Finding all of the pins in her hair took the longest, with all the hairspray and mousse holding her curls in place. She dragged her hands through the crunchy hair, picking every last pin out of place. Satisfied, she tied it up and hid it under her satin sleeping bonnet.
It would need a good long wash, but that could wait until tomorrow.
Rosaline stripped off her underwear and threw on her nightclothes in one quick motion, heading back to the bed on autopilot.
“Monday,” she thought, closing her eyes as her head hit the pillow. “I just have to wait until Monday.”
Cradled in her arms, the tray of coffees balanced precariously as Rosaline opened the door to the precinct early Monday morning. A pastry bag holding Benvolio’s bear claw nestled in between the two coffees, his sugary atrocity, and her own black coffee. A heart peaked out from under the cardboard sleeve near the end of Benvolio’s name where she had added it.
She pivoted in the doorway once she passed the door, making sure to hold her umbrella outside as she somehow closed it without spilling any coffee.
“Hope the bear claw didn’t get wet,” she muttered.
Her eyes darted to the clock above the door.
Five minutes to 8:00. Benvolio would already be at his desk.
Moving out of the doorway, she stopped in the middle of the precinct lobby to consider her options. Butterflies danced the tango in her stomach as they had all morning.
“Maybe I should just turn back.” She paced the tiled lobby floor. “I could just toss these in the trash can and pretend this never happened.”
“Detective Capulet, you heading in?” Mulder asked, looking up from his enormous stack of paperwork at the station’s reception desk.
“Yup,” Rosaline swerved hard at the last second toward the elevator, almost spilling the coffee in the process. “Just heading up now.”
Mulder quirked an eyebrow.
“Have a good day, detective.”
Rosaline jammed the elevator button multiple times.
“You too,” she laughed nervously, scooting inside the empty elevator when it opened at last.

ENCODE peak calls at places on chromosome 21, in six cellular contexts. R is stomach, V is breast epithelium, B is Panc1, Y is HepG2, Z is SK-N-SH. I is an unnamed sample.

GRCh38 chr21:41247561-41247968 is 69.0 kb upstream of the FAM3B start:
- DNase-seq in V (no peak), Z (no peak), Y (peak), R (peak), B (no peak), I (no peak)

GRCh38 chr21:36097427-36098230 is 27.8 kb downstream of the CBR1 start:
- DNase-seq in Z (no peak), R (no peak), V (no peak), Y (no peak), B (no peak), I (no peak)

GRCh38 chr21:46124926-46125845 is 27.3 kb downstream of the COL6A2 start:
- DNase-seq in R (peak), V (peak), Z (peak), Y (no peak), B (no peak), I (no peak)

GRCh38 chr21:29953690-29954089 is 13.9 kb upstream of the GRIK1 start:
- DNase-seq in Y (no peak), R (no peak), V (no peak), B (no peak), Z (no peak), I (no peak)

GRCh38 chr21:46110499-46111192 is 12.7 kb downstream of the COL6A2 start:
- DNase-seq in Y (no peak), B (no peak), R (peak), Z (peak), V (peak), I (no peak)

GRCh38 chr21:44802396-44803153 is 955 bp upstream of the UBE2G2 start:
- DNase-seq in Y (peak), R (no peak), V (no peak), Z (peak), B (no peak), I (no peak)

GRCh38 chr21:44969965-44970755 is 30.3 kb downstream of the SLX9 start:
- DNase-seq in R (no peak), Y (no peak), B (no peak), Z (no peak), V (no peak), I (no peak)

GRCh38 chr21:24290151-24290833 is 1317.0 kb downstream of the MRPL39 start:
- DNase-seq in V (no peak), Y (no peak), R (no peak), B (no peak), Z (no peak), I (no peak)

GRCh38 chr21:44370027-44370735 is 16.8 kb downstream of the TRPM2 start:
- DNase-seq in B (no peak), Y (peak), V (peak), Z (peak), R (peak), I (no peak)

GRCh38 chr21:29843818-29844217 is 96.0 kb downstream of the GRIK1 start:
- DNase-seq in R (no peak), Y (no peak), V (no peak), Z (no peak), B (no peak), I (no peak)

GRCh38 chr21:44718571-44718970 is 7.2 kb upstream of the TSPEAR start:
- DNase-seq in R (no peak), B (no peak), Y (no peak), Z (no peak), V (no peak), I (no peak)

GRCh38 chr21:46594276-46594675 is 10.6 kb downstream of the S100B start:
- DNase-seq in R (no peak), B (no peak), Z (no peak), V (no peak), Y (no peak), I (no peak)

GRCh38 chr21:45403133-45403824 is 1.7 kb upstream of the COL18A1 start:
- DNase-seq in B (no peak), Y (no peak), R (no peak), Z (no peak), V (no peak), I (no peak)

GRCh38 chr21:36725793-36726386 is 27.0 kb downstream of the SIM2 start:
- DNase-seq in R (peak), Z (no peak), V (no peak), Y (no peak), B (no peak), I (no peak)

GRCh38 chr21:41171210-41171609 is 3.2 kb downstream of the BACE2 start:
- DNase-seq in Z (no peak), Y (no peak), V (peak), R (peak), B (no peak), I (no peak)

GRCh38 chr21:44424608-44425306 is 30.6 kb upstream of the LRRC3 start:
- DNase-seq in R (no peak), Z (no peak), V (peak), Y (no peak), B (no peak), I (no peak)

As the doors closed in front of her, Rosaline breathed a sigh of relief, only to clench up as it rose.
Attempting relaxation, she leaned against the bar along the back wall while the elevator climbed to the sixth floor.
The bell dinged, the doors sliding open onto the bullpen once more.
As she stepped out of the elevator, Rosaline scanned the crowd of bustling detectives weaving between the desks like a well-oiled machine. When her gaze lighted on Benvolio, slouched back in his rolling chair pouring over an evidence file, her heart skipped a beat as the room froze.
A spotlight shone on Benvolio so bright that she could see the dust particles floating in the air around him, leaving the rest of the bullpen shrouded in shadow. The clock on the far wall ticked in slow time with her beating heart, the second hand following a sluggish path around the clock face. Benvolio, lost in thought, jiggled his pen between his fingers and bit his lip.
Rosaline gulped.
The shrill ring of the sergeant’s desk phone jolted her from her reverie.
Rosaline shuddered when the bullpen sprang back to life, the officers scuttling around to deliver their paperwork.
Squaring her shoulders, she marched to their desks, and before she could stop herself, she plopped Benvolio’s coffee and bear claw on his desk.
Removing his hand from his ruffled hair, Benvolio frowned and picked up the coffee cup.
“What’s this?” he asked. “You don’t owe me any more cups of coffee.”
“It’s my apology,” Rosaline shrugged, setting her own coffee on her desk, “for running out on you like that.”
Benvolio almost dropped the coffee, the amber liquid spilling out the top and dribbling down the sides in his attempt to leap to his feet.
“No, no. You don’t need to apologize for that,” Benvolio spluttered, shaking his head. “I’m the one who sprung something like that—“
“Please let me finish,” Rosaline interrupted.
Benvolio leaned against his desk, waiting for her to continue.
“I don’t even know where to start . . .” Rosaline picked at her jacket. “I’m not good with feelings. That’s always been my sister. My philosophy so far has been, to quote John Mulaney, ‘I’ll just keep them bottled up inside, and then I’ll die.’ “
Benvolio chuckled.
“I ran away,” Rosaline continued, twiddling her fingers, “because you had just dropped a bombshell on me, and I didn’t quite know what to say.
“But while I was soul searching, I talked to someone who helped me see that you are one of the most important people in my life—you’re my best friend.”
Benvolio tried to school his features into a neutral expression, but a flicker of sadness passed over his eyes.
“Don’t misunderstand me!” she blurted. “Gosh, how do people do this in movies.” She pinched the bridge of her nose and took a deep breath.
“I meant to say that you are more than just my best friend. If it’s not too late, would you consider being my boyfriend—for real?” She tucked a curl behind her ear. “Because it turns out I kind of love you too.”
Benvolio flushed as red as his tie, with a bashful smile to match.
“I’d like that.” He took her hand in his and swung it back and forth with a playful air. “Should I kiss you now?”